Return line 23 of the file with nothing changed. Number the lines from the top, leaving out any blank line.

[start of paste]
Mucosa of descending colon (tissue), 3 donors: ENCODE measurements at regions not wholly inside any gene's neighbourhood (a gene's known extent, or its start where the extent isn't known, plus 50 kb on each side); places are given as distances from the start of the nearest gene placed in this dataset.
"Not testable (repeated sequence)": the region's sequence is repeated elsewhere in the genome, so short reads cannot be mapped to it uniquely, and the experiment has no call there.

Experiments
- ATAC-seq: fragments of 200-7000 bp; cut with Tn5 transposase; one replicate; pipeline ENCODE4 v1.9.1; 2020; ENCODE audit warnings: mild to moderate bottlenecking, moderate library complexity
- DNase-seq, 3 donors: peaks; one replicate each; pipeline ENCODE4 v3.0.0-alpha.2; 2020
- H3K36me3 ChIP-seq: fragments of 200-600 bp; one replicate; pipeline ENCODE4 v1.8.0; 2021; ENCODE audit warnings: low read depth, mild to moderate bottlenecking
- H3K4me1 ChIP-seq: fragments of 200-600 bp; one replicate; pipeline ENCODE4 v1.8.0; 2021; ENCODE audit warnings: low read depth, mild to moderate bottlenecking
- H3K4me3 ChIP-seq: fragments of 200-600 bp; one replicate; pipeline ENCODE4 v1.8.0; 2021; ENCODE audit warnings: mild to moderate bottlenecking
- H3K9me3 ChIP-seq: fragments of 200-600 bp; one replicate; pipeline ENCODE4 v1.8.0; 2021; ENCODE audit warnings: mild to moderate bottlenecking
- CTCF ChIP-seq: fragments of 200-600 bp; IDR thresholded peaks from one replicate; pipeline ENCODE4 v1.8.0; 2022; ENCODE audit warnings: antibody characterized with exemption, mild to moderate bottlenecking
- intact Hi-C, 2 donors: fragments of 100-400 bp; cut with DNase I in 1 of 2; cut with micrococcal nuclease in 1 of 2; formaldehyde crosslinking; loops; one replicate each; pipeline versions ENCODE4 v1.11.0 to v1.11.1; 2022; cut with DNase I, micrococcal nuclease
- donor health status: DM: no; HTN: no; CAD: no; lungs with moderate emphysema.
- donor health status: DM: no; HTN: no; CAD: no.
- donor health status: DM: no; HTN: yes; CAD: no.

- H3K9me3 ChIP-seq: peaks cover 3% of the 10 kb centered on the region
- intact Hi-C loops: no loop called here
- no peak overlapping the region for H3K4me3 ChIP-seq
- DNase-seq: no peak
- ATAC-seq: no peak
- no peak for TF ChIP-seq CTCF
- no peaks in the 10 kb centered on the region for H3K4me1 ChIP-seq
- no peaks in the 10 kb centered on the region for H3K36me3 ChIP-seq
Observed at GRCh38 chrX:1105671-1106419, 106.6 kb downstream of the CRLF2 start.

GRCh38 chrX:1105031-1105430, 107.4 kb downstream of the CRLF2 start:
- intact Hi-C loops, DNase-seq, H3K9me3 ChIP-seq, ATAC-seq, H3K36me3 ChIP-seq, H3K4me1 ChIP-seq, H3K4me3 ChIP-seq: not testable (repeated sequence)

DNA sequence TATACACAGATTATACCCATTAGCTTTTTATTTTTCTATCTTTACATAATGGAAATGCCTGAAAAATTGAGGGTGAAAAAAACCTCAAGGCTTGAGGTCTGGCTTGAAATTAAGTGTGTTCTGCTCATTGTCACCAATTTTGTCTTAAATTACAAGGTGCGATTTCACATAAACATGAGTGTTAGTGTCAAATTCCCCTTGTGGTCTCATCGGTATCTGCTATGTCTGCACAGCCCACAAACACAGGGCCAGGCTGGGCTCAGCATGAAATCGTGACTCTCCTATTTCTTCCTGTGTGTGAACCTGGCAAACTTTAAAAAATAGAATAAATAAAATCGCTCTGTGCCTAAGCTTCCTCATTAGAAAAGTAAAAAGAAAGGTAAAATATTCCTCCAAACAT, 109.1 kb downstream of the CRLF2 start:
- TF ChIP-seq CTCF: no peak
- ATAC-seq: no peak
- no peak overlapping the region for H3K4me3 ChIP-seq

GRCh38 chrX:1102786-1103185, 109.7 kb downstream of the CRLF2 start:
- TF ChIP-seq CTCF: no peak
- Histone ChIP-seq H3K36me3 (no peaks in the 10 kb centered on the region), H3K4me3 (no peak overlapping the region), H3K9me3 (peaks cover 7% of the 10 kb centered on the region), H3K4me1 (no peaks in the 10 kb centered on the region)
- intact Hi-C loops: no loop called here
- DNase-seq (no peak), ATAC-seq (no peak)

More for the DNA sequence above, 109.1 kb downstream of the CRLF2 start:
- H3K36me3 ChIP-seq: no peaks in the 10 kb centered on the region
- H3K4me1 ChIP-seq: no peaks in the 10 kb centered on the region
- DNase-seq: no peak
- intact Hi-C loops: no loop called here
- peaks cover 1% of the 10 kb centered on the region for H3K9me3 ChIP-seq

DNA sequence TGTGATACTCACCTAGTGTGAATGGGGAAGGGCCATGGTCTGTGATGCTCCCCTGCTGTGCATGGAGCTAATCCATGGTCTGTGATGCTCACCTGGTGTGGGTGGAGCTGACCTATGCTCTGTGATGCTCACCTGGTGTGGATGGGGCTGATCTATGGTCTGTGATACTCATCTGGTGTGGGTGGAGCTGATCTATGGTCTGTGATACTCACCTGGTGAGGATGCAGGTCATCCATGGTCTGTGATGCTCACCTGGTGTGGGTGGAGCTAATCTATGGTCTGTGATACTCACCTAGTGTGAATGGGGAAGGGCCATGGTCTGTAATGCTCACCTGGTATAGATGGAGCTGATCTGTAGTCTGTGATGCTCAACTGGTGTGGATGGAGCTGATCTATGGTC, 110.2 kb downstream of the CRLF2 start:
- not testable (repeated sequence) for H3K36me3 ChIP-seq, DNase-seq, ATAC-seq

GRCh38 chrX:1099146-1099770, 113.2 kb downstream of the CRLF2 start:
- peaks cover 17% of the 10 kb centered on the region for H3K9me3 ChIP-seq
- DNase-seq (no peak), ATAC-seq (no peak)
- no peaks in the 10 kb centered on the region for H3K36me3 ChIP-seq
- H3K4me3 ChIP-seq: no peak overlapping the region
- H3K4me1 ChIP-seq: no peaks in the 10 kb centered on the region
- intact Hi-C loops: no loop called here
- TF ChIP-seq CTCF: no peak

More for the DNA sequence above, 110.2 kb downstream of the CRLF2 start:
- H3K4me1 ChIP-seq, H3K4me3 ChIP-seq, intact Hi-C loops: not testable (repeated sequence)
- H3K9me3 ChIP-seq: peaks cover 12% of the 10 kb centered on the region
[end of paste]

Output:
Observed at GRCh38 chrX:1105671-1106419, 106.6 kb downstream of the CRLF2 start.